Where DeLillo turns all too frequently to caricature to represent the present, and Sterling to Tom Clancy-style techno-thrillers, William Gibson achieves a surprisingly comfortable naturalism without changing his cyberpunk style in the slightest. Of the three attempts to write about the present as science fiction, his is the least arch and, not coincidentally, the most successful.
DeLillo and Gibson have been tending towards one another for some time now, a gradual process that became clear to me during a weekend at Rock Island when I read the decade-old Virtual Light. (Entertaining science fiction, and well-sourced, with more than a nod to Mike Davis.) The first chapter contained this positively DeLilloesque line:
The architects wanted the cinder block walls stripped just this one certain way, mostly gray showing through but some old pink Safeway paint left in the little dips and crannies. [...] He'd overheard one of them explaining to the foreman that what they were doing was exposing the integrity of the material's passage through time. He thought that was probably bullshit, but he sort of liked the sound of it anyway; like what happened to old people on television.
It's not the passage or even the sentence, just the bit of remembered phrase: exposing the integrity of the material's passage through time, with that fine DeLilloan ear for the mundane bullshit of our own conversations, sanded down until it almost regains some sort of dignity.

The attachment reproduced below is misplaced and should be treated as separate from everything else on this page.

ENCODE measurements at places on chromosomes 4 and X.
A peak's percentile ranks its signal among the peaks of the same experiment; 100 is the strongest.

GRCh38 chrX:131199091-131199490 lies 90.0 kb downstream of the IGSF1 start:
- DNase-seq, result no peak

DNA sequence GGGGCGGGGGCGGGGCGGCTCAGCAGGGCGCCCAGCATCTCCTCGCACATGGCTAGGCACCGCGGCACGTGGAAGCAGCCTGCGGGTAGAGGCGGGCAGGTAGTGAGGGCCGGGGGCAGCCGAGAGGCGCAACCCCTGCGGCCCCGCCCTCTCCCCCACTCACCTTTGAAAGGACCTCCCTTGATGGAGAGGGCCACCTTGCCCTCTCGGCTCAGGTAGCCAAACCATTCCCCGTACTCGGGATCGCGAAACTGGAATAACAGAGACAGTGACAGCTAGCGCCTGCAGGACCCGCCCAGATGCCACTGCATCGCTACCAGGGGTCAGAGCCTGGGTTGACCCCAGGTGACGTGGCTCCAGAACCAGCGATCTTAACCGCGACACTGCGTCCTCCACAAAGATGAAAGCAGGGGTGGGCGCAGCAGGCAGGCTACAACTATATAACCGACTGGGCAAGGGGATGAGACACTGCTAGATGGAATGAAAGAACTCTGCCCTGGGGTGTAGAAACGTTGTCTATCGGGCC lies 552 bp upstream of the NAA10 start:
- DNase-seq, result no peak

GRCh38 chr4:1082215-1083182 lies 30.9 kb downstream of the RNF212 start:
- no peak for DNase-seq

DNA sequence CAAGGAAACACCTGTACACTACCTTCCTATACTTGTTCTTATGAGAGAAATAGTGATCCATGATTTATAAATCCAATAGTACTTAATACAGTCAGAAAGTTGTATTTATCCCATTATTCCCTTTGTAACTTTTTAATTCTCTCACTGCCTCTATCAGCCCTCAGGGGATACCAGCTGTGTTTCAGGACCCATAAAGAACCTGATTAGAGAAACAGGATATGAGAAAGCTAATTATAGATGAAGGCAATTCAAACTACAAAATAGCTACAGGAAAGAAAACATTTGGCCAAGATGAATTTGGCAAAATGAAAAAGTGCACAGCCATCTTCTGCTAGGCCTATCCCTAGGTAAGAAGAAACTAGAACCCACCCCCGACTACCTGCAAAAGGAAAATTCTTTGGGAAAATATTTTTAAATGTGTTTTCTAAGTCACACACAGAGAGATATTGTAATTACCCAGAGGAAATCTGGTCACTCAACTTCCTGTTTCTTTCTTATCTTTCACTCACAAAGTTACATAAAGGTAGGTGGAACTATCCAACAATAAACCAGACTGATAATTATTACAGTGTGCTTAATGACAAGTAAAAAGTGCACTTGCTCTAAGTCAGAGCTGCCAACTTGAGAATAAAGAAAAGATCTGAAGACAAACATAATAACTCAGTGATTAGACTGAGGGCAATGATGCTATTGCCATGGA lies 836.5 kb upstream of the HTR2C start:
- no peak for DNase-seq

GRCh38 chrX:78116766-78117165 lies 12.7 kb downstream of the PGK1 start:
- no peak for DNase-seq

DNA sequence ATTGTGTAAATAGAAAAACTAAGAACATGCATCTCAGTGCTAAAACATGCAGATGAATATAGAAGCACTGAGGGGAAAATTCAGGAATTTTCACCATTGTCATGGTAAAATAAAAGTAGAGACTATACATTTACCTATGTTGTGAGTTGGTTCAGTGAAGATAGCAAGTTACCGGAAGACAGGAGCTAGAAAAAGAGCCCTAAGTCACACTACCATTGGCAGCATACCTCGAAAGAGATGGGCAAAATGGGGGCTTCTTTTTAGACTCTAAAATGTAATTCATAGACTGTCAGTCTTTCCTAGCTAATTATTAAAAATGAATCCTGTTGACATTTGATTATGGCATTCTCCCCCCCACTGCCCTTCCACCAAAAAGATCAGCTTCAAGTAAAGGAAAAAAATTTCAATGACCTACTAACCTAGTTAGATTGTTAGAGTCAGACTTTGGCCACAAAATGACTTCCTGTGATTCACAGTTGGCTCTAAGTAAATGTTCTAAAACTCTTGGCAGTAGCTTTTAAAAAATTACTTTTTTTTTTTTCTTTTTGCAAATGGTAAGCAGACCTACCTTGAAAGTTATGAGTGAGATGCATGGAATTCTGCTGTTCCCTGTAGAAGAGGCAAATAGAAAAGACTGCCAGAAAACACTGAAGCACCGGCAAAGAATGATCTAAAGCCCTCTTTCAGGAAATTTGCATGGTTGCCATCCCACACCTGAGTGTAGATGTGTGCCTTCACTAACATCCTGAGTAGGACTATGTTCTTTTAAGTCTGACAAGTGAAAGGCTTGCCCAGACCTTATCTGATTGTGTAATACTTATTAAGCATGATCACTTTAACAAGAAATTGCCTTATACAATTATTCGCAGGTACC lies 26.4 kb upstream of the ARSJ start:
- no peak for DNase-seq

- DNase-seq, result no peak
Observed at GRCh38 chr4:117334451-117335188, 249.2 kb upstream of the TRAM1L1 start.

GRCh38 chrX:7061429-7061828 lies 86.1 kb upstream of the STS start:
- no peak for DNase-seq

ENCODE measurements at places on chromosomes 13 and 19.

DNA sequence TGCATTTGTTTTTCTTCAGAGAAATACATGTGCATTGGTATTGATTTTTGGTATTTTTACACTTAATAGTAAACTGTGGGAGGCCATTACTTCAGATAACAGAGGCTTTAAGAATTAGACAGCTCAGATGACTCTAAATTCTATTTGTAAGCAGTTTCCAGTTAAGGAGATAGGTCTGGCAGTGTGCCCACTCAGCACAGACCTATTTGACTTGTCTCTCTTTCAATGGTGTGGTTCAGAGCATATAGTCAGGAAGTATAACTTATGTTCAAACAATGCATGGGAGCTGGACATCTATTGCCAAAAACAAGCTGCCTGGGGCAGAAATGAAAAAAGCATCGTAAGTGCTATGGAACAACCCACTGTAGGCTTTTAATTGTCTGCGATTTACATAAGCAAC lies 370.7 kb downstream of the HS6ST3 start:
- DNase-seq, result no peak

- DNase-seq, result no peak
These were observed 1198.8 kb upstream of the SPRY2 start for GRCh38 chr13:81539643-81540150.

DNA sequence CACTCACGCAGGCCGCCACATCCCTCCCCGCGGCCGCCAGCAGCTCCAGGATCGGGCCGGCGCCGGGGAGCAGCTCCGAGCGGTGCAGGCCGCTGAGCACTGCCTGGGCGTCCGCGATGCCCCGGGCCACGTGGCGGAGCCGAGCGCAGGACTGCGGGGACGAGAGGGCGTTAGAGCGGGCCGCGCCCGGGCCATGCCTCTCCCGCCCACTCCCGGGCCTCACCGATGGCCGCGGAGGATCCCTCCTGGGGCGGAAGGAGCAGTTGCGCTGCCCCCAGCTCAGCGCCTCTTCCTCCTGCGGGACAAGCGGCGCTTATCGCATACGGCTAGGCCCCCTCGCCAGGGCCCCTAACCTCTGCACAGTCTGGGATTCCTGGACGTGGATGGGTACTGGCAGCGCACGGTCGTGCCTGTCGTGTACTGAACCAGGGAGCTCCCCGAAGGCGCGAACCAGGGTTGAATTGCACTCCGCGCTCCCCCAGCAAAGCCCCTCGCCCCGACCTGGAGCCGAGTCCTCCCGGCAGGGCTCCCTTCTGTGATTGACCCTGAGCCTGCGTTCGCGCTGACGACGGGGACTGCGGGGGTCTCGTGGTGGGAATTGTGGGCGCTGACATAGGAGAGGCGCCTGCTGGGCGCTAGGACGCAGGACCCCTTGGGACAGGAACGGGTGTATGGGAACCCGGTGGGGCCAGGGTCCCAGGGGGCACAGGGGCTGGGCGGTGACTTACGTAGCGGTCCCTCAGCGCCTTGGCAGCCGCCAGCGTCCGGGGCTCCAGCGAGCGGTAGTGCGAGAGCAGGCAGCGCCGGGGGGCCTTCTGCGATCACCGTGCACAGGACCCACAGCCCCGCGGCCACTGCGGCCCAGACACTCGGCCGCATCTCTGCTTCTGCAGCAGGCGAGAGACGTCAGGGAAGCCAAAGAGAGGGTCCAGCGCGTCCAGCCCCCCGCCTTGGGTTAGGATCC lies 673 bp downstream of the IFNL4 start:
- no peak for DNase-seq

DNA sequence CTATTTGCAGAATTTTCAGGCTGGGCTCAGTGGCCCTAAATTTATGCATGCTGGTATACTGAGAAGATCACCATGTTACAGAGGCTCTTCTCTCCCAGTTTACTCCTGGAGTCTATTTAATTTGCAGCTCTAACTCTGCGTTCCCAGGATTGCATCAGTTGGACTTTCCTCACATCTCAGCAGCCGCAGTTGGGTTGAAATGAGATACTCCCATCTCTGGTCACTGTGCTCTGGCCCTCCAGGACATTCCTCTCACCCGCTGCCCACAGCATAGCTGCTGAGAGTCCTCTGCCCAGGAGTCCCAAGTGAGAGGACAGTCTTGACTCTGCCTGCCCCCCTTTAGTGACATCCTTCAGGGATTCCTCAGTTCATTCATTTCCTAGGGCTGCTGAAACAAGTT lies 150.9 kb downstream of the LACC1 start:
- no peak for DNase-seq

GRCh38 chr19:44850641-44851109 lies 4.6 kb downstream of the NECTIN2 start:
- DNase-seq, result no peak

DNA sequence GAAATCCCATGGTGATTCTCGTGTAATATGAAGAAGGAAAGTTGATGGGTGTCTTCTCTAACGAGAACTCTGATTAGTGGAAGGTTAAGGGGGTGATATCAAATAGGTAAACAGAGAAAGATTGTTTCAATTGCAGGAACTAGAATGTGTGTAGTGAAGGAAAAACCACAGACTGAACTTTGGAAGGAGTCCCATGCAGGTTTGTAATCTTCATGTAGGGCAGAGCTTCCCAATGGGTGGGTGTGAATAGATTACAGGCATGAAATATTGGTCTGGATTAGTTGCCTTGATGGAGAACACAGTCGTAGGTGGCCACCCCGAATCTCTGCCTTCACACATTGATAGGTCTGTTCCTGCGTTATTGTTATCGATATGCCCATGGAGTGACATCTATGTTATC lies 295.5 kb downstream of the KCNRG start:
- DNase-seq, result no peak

Cosmopolis has lines like that too, and Pattern Recognition probably has fewer of them, but Gibson holds true to this patient observation of the increasing surreality of modern life while DeLillo runs off to write novels about billionaires with shark tanks and wristwatch cameras. Pattern Recognition doesn't need caricature and generally doesn't force it: Gibson lets the strangeness express itself.
The novel follows Cayce Pollard, a corporate consultant who's hired to track down the auteur of a mysterious sequence of Web-distributed film footage. Her assignment takes her through a world of corporate espionage, deep niche marketing, retro-computing technology fetishists (an old Gibson favorite), washed-up cryptography experts, and vanished ex-spies. The fruits of the new century grow in the ashes of the old, acknowledging the importance (if also the transience) of the past in a way that Eric Packer never could.